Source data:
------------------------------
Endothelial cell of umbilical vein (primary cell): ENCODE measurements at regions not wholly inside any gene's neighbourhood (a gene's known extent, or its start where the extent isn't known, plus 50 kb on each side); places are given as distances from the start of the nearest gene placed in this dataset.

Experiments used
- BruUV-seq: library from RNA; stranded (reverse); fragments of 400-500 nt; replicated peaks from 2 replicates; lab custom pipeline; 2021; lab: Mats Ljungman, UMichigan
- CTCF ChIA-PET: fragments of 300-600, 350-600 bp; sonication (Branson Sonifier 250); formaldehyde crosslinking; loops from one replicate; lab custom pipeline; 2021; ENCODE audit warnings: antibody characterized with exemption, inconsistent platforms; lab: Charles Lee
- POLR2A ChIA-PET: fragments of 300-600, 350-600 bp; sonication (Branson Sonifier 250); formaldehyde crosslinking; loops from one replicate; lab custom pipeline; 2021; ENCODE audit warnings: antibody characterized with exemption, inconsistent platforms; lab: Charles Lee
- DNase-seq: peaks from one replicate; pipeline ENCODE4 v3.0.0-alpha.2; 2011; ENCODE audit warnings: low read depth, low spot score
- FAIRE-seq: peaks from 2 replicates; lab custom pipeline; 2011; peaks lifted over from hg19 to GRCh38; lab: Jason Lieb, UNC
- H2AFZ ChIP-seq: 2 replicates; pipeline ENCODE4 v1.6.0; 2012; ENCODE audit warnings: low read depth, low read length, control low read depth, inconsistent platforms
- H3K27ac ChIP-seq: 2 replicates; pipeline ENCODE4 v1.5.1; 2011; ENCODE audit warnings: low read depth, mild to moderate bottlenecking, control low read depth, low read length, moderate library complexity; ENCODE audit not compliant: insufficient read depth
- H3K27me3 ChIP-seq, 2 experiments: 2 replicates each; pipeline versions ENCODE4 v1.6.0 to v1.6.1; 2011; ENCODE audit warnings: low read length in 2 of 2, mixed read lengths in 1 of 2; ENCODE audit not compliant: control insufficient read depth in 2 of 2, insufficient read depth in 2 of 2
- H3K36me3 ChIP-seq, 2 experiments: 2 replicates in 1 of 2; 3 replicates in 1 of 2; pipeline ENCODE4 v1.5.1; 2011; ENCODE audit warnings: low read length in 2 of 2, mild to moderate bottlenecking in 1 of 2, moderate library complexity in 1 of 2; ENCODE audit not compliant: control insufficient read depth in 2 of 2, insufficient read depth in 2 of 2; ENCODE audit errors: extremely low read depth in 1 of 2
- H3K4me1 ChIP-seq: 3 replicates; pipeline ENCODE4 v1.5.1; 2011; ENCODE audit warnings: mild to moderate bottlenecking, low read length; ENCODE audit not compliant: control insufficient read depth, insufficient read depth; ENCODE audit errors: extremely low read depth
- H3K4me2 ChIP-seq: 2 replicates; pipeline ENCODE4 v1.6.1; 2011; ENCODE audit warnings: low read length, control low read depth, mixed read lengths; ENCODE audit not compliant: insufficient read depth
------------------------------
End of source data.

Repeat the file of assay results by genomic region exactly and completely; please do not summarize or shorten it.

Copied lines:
Endothelial cell of umbilical vein (primary cell): ENCODE measurements at regions not wholly inside any gene's neighbourhood (a gene's known extent, or its start where the extent isn't known, plus 50 kb on each side); places are given as distances from the start of the nearest gene placed in this dataset.

Experiments used
- BruUV-seq: library from RNA; stranded (reverse); fragments of 400-500 nt; replicated peaks from 2 replicates; lab custom pipeline; 2021; lab: Mats Ljungman, UMichigan
- CTCF ChIA-PET: fragments of 300-600, 350-600 bp; sonication (Branson Sonifier 250); formaldehyde crosslinking; loops from one replicate; lab custom pipeline; 2021; ENCODE audit warnings: antibody characterized with exemption, inconsistent platforms; lab: Charles Lee
- POLR2A ChIA-PET: fragments of 300-600, 350-600 bp; sonication (Branson Sonifier 250); formaldehyde crosslinking; loops from one replicate; lab custom pipeline; 2021; ENCODE audit warnings: antibody characterized with exemption, inconsistent platforms; lab: Charles Lee
- DNase-seq: peaks from one replicate; pipeline ENCODE4 v3.0.0-alpha.2; 2011; ENCODE audit warnings: low read depth, low spot score
- FAIRE-seq: peaks from 2 replicates; lab custom pipeline; 2011; peaks lifted over from hg19 to GRCh38; lab: Jason Lieb, UNC
- H2AFZ ChIP-seq: 2 replicates; pipeline ENCODE4 v1.6.0; 2012; ENCODE audit warnings: low read depth, low read length, control low read depth, inconsistent platforms
- H3K27ac ChIP-seq: 2 replicates; pipeline ENCODE4 v1.5.1; 2011; ENCODE audit warnings: low read depth, mild to moderate bottlenecking, control low read depth, low read length, moderate library complexity; ENCODE audit not compliant: insufficient read depth
- H3K27me3 ChIP-seq, 2 experiments: 2 replicates each; pipeline versions ENCODE4 v1.6.0 to v1.6.1; 2011; ENCODE audit warnings: low read length in 2 of 2, mixed read lengths in 1 of 2; ENCODE audit not compliant: control insufficient read depth in 2 of 2, insufficient read depth in 2 of 2
- H3K36me3 ChIP-seq, 2 experiments: 2 replicates in 1 of 2; 3 replicates in 1 of 2; pipeline ENCODE4 v1.5.1; 2011; ENCODE audit warnings: low read length in 2 of 2, mild to moderate bottlenecking in 1 of 2, moderate library complexity in 1 of 2; ENCODE audit not compliant: control insufficient read depth in 2 of 2, insufficient read depth in 2 of 2; ENCODE audit errors: extremely low read depth in 1 of 2
- H3K4me1 ChIP-seq: 3 replicates; pipeline ENCODE4 v1.5.1; 2011; ENCODE audit warnings: mild to moderate bottlenecking, low read length; ENCODE audit not compliant: control insufficient read depth, insufficient read depth; ENCODE audit errors: extremely low read depth
- H3K4me2 ChIP-seq: 2 replicates; pipeline ENCODE4 v1.6.1; 2011; ENCODE audit warnings: low read length, control low read depth, mixed read lengths; ENCODE audit not compliant: insufficient read depth